Carty was a batting champ (1970) who posted an .833 OPS with 204 home runs over a 15-year MLB career. The Blue Jays selected him from Cleveland with the 10th overall selection in the Expansion Draft, and traded him back to Cleveland the next month. Cleveland then traded him back to Toronto prior to the 1978 season. While he did well with Toronto, he only played in 104 games with the club before being traded to the A's that August.
Vuckovich, who would go on to win the 1982 AL Cy Young Award with the Brewers and gain notoriety by playing the role of slugging first baseman Clu Haywood in the movie "Major League," was taken by the Jays from the White Sox with the 19th pick in the 1976 Expansion Draft. He spent one season with Toronto, posting a 3.47 ERA over 53 appearances in '77 before being traded to the Cardinals.
1977 Blue Jays record: 54-107 (first made playoffs in 1985)
1992 -- Colorado Rockies
First pick: RHP David Nied from the Braves
The Braves drafted Nied in the 14th round in 1987, and he moved through Atlanta's Minor League system quickly before making his MLB debut in September '92. With his Minor League track record and his 1.17 ERA over the first 23 innings of his career, the Rockies -- who figured pitching would need to be a priority while playing in the thin air of Denver -- made him the first selection of the 1992 Expansion Draft. Nied made the first start in franchise history on April 5, 1993, and then spent four mostly injury-plagued seasons with Colorado, pitching to a 5.47 ERA (90 ERA+) over 46 appearances (39 starts).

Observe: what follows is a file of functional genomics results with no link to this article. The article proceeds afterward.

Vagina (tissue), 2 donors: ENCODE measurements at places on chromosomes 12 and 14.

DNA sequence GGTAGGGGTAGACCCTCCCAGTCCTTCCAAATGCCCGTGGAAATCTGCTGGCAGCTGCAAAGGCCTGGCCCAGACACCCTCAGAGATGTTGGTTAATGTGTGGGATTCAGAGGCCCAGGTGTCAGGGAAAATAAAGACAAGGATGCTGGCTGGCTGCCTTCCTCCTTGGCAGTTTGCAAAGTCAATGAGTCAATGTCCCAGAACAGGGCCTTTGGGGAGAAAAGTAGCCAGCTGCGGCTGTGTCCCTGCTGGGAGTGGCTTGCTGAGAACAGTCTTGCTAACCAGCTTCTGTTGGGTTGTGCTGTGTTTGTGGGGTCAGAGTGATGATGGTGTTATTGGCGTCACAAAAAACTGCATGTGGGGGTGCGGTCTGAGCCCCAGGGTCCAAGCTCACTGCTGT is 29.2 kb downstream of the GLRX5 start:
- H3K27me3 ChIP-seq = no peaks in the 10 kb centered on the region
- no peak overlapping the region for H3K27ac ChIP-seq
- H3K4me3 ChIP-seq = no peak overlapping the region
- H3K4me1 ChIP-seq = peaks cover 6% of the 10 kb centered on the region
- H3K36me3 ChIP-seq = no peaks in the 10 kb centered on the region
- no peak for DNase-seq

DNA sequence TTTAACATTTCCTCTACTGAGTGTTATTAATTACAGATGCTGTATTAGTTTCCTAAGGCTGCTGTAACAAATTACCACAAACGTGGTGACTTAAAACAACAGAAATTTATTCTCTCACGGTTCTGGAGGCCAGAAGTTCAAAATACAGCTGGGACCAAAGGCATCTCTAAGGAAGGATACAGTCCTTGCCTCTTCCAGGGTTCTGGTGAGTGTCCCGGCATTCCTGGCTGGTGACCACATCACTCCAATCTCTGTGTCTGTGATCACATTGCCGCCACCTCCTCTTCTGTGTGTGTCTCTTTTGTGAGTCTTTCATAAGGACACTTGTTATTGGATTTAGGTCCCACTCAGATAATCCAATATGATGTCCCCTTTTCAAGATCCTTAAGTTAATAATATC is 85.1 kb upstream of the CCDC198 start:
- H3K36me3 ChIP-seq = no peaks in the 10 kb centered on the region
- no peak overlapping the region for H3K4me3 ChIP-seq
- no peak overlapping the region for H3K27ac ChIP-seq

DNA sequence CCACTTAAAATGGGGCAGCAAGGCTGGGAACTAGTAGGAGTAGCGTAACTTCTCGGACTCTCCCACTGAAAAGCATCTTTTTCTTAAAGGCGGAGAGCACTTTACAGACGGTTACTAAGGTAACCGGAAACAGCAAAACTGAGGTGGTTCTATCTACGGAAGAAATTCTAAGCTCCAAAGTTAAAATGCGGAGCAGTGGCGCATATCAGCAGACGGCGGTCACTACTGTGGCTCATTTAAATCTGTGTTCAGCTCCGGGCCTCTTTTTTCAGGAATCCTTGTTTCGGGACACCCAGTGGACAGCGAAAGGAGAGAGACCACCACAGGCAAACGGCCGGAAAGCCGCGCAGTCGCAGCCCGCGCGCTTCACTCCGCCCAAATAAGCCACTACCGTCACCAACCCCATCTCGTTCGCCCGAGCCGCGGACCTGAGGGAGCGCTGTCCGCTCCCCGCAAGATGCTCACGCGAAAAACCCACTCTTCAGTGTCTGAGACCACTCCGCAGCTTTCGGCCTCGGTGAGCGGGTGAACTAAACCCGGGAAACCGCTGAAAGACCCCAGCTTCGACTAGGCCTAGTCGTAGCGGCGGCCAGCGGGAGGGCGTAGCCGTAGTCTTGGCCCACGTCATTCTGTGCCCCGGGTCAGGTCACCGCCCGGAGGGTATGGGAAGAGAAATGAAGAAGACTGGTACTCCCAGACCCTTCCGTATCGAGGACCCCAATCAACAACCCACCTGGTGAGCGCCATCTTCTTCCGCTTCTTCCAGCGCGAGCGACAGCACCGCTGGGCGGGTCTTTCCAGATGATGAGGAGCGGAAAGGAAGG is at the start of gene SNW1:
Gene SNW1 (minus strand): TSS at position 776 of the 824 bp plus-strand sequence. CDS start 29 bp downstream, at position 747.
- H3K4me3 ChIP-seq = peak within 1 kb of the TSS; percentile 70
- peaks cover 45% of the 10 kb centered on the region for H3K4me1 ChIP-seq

Best pick: SS/3B Vinny Castilla from the Braves
Another selection the Rockies made from the Braves would prove to be one of the best in Expansion Draft history -- Castilla was a skinny shortstop with a penchant for crushing fastballs when Colorado snapped him up with the 40th pick. Within two years, he was the club's everyday third baseman and an All-Star at that. He became one of the Rockies' original "Blake Street Bombers" along with Larry Walker, Dante Bichette, Andres Galarraga and Ellis Burks. From 1995-99, Castilla hit .302/.348/.545 (110 OPS+) with 191 homers for Colorado, eventually being traded to the Rays prior to the 2000 campaign. He returned to the Rockies for 15 games in 2006, his final MLB season as a player.
Other notable picks: 3B Charlie Hayes, 2B Eric Young, RHP Armando Reynoso
The Rockies drafted Hayes from the Yankees with the third pick, and he went on to lead the NL in doubles (45) and have the best overall offensive campaign of his career in 1993. He signed with the Phillies as a free agent following the '94 campaign.